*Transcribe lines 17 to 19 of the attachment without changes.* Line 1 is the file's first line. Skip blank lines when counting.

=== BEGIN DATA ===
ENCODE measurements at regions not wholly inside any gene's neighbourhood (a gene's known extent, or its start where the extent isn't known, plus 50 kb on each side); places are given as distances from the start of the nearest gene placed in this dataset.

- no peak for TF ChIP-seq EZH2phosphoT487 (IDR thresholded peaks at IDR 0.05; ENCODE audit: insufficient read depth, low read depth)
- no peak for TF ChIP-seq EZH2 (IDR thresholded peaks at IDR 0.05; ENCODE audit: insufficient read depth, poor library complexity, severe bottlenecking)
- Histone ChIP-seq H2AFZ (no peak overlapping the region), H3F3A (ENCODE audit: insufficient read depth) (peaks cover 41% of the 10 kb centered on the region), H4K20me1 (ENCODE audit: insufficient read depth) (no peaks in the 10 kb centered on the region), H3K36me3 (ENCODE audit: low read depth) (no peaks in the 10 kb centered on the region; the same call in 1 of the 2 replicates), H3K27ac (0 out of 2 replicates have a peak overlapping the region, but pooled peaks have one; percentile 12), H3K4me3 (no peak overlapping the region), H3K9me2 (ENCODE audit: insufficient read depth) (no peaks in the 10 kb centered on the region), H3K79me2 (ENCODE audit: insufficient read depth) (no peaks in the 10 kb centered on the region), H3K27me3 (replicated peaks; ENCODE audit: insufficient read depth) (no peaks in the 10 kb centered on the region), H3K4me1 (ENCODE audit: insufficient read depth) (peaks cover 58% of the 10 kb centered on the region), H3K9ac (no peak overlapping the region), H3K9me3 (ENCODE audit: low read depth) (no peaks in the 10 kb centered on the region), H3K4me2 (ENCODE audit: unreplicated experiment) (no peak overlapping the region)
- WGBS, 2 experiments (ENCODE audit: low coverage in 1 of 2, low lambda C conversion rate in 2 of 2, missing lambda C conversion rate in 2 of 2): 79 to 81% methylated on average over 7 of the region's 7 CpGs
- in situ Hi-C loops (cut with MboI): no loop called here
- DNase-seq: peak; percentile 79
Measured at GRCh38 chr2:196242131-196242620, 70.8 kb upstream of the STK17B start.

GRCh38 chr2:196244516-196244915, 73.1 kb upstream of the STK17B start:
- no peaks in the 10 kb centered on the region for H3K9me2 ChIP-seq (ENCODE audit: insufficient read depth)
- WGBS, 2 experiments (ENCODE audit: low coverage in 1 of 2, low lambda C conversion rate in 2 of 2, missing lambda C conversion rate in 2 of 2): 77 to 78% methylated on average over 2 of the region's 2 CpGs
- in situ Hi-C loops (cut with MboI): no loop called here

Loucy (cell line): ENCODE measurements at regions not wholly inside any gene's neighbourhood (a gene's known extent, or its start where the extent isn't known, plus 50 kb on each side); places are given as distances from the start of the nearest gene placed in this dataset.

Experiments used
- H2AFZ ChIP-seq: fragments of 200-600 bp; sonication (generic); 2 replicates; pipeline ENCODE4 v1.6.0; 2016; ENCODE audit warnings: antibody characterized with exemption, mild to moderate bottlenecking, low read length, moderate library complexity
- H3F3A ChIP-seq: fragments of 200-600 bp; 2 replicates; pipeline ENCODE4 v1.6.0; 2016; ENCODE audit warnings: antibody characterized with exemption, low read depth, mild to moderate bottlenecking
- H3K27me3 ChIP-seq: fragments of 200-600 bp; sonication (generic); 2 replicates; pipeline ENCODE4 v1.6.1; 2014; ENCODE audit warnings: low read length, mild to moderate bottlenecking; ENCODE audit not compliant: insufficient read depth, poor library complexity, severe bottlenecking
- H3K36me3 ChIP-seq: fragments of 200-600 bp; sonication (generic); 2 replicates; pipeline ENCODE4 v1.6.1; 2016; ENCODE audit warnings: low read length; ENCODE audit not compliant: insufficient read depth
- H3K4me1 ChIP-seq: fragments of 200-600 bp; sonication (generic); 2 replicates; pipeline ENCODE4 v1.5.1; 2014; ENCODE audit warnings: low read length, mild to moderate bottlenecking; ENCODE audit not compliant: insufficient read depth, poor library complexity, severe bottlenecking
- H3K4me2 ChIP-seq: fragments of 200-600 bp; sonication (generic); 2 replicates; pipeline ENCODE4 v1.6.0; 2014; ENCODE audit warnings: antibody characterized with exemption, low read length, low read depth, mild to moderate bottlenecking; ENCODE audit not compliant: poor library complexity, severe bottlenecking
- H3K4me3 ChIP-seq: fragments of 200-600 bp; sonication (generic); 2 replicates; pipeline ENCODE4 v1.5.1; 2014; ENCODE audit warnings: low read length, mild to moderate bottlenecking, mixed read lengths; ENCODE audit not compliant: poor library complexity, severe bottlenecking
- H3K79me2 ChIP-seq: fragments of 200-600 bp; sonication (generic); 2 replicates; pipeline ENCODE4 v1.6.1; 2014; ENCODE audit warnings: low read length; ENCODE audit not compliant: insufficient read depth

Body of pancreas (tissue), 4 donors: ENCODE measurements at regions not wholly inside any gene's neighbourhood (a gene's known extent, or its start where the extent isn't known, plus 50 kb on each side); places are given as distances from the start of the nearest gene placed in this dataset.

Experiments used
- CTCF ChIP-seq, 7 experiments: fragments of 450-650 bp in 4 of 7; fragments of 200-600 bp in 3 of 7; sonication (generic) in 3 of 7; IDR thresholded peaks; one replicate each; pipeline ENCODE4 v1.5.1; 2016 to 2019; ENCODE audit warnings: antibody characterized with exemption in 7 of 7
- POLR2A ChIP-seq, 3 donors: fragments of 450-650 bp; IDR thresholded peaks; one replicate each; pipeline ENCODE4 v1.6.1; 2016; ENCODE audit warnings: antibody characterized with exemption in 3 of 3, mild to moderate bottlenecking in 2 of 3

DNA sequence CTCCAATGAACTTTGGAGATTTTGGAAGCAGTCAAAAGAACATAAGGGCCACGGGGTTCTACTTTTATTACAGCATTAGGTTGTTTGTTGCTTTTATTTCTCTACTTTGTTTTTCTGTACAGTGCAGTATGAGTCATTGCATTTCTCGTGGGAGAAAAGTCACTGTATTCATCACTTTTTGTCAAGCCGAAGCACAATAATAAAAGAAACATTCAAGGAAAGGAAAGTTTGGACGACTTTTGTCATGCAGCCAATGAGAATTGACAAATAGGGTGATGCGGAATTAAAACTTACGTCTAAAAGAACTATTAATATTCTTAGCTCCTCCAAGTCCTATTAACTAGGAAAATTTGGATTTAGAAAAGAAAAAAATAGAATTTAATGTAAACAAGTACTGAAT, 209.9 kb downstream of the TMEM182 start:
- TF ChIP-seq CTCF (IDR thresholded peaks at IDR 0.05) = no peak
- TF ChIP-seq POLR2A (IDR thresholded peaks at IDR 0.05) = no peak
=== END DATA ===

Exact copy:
- H3K27me3 ChIP-seq: fragments of 200-600 bp; sonication (generic); 2 replicates; pipeline ENCODE4 v1.6.1; 2014; ENCODE audit warnings: low read length, mild to moderate bottlenecking; ENCODE audit not compliant: insufficient read depth, poor library complexity, severe bottlenecking
- H3K36me3 ChIP-seq: fragments of 200-600 bp; sonication (generic); 2 replicates; pipeline ENCODE4 v1.6.1; 2016; ENCODE audit warnings: low read length; ENCODE audit not compliant: insufficient read depth
- H3K4me1 ChIP-seq: fragments of 200-600 bp; sonication (generic); 2 replicates; pipeline ENCODE4 v1.5.1; 2014; ENCODE audit warnings: low read length, mild to moderate bottlenecking; ENCODE audit not compliant: insufficient read depth, poor library complexity, severe bottlenecking